The Deputy President of the Senate, Senator Ovie Omo-Agege, at the weekend turned logic upside down in his attempt to clear himself from perceived sabotage of southern senators in the Nigeria National Assembly on the controversial electoral act amendment. Omo-Agege in a statement at the weekend, denied voting against electronic transmission of election results, while admitting voting in support of the amendment of Clause 52(3) of the Bill (on e-Transmission), which did not give express approval to the adoption of electronic transmission of results as discretionary power of the Independent National Electoral Commission (INEC) with the approval of the National Assembly. Majority southern senators opposed the amendment while all APC senators supported it.
The deputy senate president in a statement by his Special Adviser on Legislative and Plenary Matters, Prince Efe Duku, argued that “with the data analysis from the Nigeria Communication Commission (NCC) that less than 50% of the country’s domain is effectively covered, granting the Independent National Electoral Commission (INEC) ‘unfettered electronic transmission power’ would have created opportunity for unequal treatment of votes across the country.” He was of the view that such legislation would have been a major blunder in the lawmaking process which could have been easily upturned in a court of law when challenged.
The statement read in part: “For him, the message from this data is that if INEC is allowed unfettered e-Transmission power, then, there will be unequal treatment of election results and that would be a fundamental lawmaking flaw.
“So, he stood firm to prevent such a move that would have led to a needless waste of legislative resources and time.”
Omo-Agege in a seeming mix-up, stated that contrary to what his detractors want the people to believe; ‘he did not vote against electronic transmission of election results but was on the side of a few courageous senators who voted for an amendment that guarantees secure e-transmission of election results and uniformity in the proposed law’.
According to the statement, “Senator Ovie Omo-Agege did not vote against e-Transmission of election results.
“Rather, the Deputy President of the Senate wisely and courageously voted for an amendment to Clause 52(3) of the Bill (on e-Transmission) to guarantee secure e-Transmission of all election results and uniform application of e-Transmission everywhere in the country, not just some parts of it.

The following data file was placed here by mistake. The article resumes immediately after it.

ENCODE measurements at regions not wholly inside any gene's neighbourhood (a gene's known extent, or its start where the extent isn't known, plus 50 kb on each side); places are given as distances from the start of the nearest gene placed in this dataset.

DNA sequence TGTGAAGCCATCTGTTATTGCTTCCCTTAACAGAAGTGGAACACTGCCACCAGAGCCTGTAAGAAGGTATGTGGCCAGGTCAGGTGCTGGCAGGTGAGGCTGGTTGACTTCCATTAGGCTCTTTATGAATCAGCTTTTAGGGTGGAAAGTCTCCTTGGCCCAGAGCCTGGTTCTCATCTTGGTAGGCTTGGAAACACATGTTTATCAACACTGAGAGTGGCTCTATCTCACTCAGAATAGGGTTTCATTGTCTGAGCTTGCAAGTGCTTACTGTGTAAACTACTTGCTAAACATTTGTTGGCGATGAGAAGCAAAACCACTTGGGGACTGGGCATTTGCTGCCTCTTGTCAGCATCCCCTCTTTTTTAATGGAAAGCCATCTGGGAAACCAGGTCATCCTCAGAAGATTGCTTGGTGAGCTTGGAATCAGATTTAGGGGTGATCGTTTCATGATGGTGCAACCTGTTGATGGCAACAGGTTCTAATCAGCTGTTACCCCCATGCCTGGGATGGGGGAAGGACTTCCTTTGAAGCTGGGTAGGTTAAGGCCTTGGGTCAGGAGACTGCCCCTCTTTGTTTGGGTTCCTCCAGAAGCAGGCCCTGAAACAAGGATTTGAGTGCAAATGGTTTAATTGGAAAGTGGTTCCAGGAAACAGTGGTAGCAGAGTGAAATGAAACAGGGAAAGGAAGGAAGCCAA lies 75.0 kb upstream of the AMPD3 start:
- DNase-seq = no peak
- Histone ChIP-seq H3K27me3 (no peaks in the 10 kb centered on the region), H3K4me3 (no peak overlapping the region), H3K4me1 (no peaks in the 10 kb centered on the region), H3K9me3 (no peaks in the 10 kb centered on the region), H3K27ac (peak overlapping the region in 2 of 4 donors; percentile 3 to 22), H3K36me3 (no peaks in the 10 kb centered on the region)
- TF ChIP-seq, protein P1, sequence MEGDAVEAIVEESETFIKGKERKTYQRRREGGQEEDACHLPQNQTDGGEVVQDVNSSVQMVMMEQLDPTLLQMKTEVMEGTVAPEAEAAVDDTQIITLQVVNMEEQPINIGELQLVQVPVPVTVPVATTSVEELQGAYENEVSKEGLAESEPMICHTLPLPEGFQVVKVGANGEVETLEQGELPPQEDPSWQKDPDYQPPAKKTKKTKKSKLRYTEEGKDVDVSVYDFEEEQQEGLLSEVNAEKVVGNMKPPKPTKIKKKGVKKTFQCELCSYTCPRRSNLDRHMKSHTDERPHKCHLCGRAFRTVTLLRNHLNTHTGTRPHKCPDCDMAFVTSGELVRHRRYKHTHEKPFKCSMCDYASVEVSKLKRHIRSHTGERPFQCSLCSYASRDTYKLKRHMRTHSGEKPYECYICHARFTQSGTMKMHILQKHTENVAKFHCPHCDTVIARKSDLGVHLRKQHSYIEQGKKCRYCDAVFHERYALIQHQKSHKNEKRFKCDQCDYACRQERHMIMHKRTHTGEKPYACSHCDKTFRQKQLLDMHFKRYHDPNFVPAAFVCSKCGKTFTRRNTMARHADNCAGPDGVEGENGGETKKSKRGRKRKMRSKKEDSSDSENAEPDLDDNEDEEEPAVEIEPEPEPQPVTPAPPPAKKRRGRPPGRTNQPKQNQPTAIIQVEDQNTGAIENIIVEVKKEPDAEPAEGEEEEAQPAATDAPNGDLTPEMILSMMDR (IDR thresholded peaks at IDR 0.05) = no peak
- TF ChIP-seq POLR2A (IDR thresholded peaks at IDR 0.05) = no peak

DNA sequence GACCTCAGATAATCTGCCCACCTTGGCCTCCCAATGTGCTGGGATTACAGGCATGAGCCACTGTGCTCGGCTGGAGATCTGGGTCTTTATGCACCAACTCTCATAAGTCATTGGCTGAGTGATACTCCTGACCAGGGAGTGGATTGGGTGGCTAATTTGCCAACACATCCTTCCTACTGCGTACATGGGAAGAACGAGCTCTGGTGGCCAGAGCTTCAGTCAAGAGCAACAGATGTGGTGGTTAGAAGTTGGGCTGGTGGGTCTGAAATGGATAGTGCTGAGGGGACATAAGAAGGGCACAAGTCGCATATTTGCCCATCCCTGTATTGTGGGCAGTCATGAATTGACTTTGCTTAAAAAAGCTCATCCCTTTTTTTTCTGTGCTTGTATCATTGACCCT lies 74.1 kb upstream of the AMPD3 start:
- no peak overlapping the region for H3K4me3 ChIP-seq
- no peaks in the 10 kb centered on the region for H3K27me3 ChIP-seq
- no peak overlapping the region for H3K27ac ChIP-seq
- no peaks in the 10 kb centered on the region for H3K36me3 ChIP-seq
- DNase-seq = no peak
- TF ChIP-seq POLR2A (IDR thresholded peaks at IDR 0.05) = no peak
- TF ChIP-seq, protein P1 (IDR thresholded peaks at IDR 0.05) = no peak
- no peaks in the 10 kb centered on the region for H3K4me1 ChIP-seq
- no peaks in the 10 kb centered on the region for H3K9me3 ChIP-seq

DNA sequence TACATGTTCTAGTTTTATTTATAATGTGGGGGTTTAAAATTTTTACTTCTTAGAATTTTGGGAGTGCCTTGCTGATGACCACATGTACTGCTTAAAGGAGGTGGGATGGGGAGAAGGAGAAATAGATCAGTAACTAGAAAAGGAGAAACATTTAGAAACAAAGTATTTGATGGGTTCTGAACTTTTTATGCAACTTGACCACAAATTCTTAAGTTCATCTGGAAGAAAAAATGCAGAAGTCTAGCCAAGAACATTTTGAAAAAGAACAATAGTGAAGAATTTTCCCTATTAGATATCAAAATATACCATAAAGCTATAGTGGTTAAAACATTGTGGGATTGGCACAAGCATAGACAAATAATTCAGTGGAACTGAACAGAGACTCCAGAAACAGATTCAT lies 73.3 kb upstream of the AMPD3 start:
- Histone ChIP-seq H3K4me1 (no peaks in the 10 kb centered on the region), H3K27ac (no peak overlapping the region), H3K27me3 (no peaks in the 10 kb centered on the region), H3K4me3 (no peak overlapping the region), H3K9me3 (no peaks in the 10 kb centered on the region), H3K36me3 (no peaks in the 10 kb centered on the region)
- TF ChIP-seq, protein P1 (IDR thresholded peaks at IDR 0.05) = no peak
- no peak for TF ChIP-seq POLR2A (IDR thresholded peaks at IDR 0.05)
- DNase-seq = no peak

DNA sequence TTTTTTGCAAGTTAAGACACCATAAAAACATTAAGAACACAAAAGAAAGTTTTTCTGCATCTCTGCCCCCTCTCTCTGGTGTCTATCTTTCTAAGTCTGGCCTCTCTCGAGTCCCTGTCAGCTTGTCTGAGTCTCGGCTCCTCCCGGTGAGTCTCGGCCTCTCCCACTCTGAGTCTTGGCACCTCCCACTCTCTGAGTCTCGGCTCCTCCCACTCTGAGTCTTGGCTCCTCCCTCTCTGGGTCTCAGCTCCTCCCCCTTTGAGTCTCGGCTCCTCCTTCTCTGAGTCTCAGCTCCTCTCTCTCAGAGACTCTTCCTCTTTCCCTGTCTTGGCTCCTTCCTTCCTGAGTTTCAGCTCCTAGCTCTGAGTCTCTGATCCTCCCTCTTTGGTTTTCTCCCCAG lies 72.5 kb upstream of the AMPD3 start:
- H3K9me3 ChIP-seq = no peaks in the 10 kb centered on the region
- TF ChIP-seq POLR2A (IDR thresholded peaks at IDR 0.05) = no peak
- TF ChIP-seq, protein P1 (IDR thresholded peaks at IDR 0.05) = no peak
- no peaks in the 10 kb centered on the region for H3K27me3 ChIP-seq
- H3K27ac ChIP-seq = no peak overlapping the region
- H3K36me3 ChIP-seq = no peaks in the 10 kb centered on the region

“In simple terms, the Obarisi of Urhoboland voted to support an amendment that ensures, for example, that INEC does not transmit only election results in Urhobo electronically while other areas may have their results transmitted otherwise and safely. “For him, all election results must be treated equally under a uniformly applied standard.”
The statement indicated that the Deputy Senate President admitted that he voted in support of e-Voting as contained in Clause 52(2) of the Bill which was duly passed by the Senate.
“This is a major gain for our democracy. It has huge annihilating consequences for historical election rigging in our polity, but we shall not say more for now,” the statement denoted.
The deputy senate president, therefore, appealed to the people to ignore ‘the antics of defeated anti-democratic elements and their mischievous commentary or speculation’ that he voted against e-Transmission of results and electronic voting.
Omo-Agege, accordingly, declared: “Those grandstanding with mischief as their only weapons of offence are only labouring in vain. Their defeat was perfectly executed by a majority of the Nigerian Senate. Not being democrats, they believe they may still achieve their sinister agenda through misinformation and outright falsehoods.
That will not stand.
“In view of the foregoing, we hereby, confidently assure our people that all is well as far as the ongoing Electoral Reform is concerned. Senator Omo-Agege as a leading champion of the reform since he first stepped into the Red Chamber in the 8th Senate is protecting the best, strategic interest of our people and the nation.”